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CENTER for BIOLOGICAL DIVERSITY Because life is good
ABOUT ACTION PROGRAMS SPECIES NEWSROOM PUBLICATIONS SUPPORT

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ENDANGERED SPECIES ACT PROFILE

PROTECTION STATUS: Endangered

YEAR PLACED ON LIST: 1967

CRITICAL HABITAT: Eleven caves and two mines in six states designated in 1976

RECOVERY PLAN: 1983; revised 2007

RANGE: The midwestern, southern, and eastern United States, from the Ozarks to Vermont and from northern Florida to southern Wisconsin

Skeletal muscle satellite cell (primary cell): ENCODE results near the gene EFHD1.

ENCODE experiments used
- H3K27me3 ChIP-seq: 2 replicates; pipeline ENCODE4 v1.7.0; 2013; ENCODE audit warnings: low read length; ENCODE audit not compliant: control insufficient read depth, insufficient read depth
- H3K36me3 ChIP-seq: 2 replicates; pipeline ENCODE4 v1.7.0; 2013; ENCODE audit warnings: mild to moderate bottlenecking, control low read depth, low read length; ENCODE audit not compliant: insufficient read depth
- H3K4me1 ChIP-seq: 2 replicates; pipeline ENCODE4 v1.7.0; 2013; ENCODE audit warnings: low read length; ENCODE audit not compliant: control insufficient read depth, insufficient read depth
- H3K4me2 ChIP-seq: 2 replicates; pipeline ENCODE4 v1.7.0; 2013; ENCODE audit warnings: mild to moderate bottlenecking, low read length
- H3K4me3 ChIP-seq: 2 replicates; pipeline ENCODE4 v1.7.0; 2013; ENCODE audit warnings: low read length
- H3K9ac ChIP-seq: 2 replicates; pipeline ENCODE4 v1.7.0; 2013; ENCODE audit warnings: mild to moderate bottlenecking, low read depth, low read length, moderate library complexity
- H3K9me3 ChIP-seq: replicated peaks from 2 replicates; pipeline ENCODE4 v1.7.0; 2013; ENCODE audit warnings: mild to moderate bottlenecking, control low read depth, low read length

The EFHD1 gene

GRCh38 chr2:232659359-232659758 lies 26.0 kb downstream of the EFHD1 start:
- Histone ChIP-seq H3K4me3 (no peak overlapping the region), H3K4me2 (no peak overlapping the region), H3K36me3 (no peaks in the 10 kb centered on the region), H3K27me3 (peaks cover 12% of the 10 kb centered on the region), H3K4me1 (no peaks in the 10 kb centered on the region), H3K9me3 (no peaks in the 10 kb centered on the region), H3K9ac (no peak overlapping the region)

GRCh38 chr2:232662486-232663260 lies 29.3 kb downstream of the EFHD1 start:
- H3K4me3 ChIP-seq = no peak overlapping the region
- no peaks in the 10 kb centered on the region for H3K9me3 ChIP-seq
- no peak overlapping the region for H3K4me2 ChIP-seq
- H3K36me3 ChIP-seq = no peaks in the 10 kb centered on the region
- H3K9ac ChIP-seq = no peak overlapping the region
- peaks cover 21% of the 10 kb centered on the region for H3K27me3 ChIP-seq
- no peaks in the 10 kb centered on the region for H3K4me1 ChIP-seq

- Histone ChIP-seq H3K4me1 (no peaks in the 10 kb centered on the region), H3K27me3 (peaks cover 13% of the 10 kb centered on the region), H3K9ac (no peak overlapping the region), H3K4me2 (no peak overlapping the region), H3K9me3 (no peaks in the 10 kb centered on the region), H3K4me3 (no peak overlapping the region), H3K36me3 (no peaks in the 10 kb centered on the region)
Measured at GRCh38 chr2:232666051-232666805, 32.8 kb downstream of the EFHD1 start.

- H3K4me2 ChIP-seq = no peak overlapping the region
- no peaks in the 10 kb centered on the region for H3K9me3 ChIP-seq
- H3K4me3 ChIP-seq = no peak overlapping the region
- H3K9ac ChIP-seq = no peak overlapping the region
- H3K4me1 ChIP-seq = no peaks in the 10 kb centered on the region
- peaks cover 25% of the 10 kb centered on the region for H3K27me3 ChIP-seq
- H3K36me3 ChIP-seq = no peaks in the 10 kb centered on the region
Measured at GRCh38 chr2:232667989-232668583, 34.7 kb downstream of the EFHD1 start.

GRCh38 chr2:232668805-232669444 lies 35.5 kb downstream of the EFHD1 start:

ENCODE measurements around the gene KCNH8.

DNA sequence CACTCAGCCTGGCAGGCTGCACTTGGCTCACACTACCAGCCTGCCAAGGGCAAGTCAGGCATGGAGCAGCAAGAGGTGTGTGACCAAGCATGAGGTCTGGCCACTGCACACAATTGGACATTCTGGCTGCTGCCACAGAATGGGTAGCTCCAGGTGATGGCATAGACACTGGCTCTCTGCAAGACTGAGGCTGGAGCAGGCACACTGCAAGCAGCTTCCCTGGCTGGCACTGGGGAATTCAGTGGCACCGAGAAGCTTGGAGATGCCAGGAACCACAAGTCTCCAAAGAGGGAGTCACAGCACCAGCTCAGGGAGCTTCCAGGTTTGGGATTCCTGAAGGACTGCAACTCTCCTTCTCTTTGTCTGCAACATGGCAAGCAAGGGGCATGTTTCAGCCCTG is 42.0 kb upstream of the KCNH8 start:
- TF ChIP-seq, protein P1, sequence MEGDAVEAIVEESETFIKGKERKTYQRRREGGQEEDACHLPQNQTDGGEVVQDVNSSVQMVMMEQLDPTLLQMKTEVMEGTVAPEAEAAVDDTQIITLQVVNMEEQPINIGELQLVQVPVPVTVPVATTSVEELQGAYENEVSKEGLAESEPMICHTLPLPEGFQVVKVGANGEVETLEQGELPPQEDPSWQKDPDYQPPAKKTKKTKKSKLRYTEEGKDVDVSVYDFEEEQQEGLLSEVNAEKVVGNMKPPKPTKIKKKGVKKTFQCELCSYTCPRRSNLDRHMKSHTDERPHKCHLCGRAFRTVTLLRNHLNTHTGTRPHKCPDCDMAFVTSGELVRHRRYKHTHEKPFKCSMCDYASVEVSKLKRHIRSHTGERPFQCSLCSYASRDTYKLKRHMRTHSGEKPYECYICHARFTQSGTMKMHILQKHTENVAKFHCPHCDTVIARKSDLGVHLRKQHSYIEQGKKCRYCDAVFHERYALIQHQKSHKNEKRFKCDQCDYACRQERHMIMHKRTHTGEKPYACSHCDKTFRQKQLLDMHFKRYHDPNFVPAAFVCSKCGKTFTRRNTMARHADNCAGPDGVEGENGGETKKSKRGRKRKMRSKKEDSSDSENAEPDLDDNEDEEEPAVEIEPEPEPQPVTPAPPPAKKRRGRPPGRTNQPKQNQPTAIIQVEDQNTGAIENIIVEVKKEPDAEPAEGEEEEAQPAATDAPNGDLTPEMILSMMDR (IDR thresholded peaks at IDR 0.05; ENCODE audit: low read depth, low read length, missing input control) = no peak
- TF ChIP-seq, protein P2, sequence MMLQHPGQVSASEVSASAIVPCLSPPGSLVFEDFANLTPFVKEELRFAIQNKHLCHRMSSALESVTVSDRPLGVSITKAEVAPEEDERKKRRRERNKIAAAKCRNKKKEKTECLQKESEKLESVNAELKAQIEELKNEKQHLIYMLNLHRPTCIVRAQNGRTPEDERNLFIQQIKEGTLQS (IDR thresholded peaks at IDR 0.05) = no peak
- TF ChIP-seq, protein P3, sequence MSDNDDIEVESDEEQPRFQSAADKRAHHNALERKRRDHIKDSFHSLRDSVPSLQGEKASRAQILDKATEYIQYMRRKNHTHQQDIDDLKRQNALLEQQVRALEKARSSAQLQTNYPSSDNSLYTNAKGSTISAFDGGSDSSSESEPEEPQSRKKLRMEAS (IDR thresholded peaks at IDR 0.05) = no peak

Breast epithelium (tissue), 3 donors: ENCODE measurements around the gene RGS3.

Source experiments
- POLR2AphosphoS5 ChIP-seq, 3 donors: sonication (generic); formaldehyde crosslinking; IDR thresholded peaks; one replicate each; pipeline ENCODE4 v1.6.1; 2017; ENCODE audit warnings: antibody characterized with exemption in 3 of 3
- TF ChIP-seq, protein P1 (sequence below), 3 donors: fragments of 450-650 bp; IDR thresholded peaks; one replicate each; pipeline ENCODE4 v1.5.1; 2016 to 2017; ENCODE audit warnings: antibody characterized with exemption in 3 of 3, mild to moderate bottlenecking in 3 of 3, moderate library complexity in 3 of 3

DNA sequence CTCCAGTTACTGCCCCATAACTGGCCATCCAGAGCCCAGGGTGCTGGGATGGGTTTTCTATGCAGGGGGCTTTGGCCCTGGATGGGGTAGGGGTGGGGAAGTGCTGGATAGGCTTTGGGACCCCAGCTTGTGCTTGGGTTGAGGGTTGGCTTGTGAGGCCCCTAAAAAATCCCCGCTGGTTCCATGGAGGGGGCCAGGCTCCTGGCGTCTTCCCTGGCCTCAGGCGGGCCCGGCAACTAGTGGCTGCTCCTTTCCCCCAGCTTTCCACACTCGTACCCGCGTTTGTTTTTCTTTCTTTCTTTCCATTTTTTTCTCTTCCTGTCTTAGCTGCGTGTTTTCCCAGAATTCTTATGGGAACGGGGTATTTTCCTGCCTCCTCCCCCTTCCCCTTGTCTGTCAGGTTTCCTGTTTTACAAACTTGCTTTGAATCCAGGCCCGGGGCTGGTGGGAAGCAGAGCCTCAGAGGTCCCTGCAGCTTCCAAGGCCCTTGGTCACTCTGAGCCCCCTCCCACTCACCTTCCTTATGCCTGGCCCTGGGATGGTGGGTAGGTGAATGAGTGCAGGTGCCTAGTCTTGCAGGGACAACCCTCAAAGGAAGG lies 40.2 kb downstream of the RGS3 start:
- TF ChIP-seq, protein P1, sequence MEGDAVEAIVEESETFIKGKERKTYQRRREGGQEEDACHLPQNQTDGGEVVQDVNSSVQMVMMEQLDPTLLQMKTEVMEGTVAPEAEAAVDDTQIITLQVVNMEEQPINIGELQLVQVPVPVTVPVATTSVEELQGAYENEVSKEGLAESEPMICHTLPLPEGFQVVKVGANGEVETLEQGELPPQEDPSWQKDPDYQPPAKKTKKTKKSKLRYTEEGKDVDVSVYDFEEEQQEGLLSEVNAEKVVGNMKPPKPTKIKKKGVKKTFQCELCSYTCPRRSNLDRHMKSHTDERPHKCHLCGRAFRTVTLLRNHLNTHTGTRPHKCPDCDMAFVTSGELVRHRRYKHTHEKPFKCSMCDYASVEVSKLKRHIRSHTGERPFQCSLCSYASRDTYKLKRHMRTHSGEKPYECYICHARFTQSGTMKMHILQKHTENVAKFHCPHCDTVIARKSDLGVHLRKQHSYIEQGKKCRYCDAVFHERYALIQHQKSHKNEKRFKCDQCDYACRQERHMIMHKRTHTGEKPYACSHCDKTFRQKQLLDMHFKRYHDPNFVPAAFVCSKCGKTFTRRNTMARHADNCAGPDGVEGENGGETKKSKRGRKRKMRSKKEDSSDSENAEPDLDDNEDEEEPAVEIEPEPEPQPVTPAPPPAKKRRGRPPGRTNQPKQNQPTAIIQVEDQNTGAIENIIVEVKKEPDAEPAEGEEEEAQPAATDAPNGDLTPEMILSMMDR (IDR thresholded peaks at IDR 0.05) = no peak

THREATS: White-nose syndrome (in eastern range); loss and fragmentation of summer habitat due to logging, road building, development, and other human impacts; alteration of hibernating habitat; pesticides; human disturbance

POPULATION TREND: By 1967, remaining Indiana bat populations represented a small portion of historical numbers. Since the 1950s, many hibernating populations have decreased in size, and by 1985, more than 85 percent of the known rangewide population hibernated in just eight caves and one mine. From 1965 to 2001, the rangewide population estimate dropped by approximately 57 percent, giving an overall population trend of decline. From 2003 to 2005, overall numbers may have increased, but it’s possible that by today white-nose syndrome has nearly wiped out the species in New York and Vermont.

Photo by Adam Mann, Environmental Solutions and Innovations